Natalie Aaron and Marla Schwartz takes us behind the scenes of reality TV.
Abby Edwards is very cynical when it comes to love. Finding her next job and relationships with her friends are what's important, romance is not part of the equation. Her job as a producer on the dating show Matchmaker is about to end. Where is her next gig going to come from? Is this type of career what she really wants? Splicing together footage is the easy part of the job. Playing therapist/pastor/mom/dad/aunt/uncle/shoulder to cry on for the babies on her reality show are the hard part. Either the contestants come to her or the network forces her to deal with their petty problems. But even that wears on Abby. How many times can you watch a grown man or woman act like a baby?
Her friends are an interesting bunch, especially her closest friend and roommate Zoe. Zoe has found love, but for her it has an expiration date if her boyfriend, Jeff, doesn't propose. Even when she gets the proposal it was forced. Zoe wants marriage and family, but only if her husband has a sizable bank account. Jeff has a "good" job, but as soon as he takes a job with a lower salary there is trouble in paradise. It doesn't matter if the job makes him happy and could lead to an even better opportunity. All that matters is that Zoe might not be able to fulfill her dream of a big house, children, and life as a housewife. I found Zoe to be extremely selfish and self-centered. I'm surprised Abby and Zoe were friends. Abby doesn't care about appearances the way Zoe does.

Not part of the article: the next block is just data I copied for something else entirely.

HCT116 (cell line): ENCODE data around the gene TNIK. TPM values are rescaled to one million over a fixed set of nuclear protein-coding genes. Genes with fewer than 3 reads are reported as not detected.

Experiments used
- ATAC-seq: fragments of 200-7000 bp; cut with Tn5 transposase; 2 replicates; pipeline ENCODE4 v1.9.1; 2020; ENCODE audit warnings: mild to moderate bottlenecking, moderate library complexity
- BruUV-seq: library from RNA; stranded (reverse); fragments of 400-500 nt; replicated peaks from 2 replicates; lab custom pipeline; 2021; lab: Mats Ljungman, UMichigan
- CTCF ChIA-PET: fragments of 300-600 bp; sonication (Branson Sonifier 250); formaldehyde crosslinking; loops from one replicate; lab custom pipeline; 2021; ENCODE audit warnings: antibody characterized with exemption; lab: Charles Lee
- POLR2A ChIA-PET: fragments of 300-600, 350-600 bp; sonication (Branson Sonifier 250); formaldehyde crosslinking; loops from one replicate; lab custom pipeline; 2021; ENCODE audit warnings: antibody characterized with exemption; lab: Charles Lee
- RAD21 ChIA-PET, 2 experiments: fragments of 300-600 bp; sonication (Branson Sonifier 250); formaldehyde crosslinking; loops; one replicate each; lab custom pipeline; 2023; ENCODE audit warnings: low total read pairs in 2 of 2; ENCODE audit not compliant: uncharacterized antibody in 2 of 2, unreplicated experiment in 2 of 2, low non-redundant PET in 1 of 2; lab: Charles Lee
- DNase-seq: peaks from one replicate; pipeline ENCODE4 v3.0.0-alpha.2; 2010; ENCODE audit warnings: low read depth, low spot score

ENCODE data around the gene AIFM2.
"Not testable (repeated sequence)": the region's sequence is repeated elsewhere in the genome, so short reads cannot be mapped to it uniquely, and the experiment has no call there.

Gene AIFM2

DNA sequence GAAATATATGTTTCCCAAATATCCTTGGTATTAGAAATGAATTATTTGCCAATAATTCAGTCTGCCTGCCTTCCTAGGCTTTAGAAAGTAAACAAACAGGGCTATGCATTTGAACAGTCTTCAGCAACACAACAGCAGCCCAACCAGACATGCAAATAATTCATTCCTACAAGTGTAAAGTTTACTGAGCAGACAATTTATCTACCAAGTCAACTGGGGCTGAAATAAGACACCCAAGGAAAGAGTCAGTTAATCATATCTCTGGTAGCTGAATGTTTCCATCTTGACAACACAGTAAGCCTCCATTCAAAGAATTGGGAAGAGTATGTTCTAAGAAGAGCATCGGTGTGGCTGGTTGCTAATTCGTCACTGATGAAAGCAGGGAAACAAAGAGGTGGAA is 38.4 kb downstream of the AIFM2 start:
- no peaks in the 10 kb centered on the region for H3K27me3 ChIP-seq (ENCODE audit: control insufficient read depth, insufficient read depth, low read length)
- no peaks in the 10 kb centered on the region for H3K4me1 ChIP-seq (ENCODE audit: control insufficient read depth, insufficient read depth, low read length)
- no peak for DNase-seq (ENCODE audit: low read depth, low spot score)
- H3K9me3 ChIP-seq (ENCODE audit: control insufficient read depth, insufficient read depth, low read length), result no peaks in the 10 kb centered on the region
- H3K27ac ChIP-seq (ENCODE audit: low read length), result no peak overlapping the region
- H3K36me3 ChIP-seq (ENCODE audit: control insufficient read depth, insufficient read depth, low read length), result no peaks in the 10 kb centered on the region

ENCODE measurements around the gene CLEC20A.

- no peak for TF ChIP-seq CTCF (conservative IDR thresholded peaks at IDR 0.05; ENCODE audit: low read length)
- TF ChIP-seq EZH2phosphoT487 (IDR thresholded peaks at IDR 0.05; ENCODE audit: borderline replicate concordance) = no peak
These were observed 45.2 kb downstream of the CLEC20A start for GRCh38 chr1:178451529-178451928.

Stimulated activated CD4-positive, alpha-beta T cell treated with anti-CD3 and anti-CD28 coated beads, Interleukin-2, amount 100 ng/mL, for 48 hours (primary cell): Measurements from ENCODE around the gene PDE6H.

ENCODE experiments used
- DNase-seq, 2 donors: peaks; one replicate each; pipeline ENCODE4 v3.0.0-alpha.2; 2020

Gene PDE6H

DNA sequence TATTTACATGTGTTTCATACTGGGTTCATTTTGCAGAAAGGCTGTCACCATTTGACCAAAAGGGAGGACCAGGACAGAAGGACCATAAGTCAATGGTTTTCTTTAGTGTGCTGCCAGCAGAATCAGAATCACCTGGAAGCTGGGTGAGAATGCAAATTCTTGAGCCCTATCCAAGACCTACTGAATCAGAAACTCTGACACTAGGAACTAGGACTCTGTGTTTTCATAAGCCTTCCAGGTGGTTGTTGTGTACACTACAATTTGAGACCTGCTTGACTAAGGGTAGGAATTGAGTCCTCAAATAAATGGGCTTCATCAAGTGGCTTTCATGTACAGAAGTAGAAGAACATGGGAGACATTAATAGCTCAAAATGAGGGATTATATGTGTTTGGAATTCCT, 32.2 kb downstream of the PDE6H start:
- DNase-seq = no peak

Abby's life is thrown for a loop when she goes to work alongside Will, a handsome producer. She's not sure how this will work since the last time Abby saw Will she mistook him for a lowly production assistant. But it goes better than expected as Will comes to respect her ideas. Abby starts feeling butterflies whenever he is around, but does Will feel the same. Her jaded views about love keep Abby from acting on her feelings.
The relationship Abby has with herself is at the heart of the book. When her friendship with Zoe hits a rough patch, Abby is forced to look at her own life. Is she really happy? What will it take to make her happy? Is fantasizing about Will just a quick fix? The sooner Abby can answer those questions, the sooner she can be happy. The book also delves into the ugly side of reality TV. We get a very vivid picture of all the backstabbing, power struggles, and manipulation that goes on. Abby does more than her fair share of work, but someone with more power is always standing by to take credit. In the end, I wish some of the romance elements had been explored more. The ending, while very hopeful, leaves you wanting more of Abby's story. The way the book ended, life was just beginning for Abby.
Note: I received an e-copy from the authors in exchange for an honest review.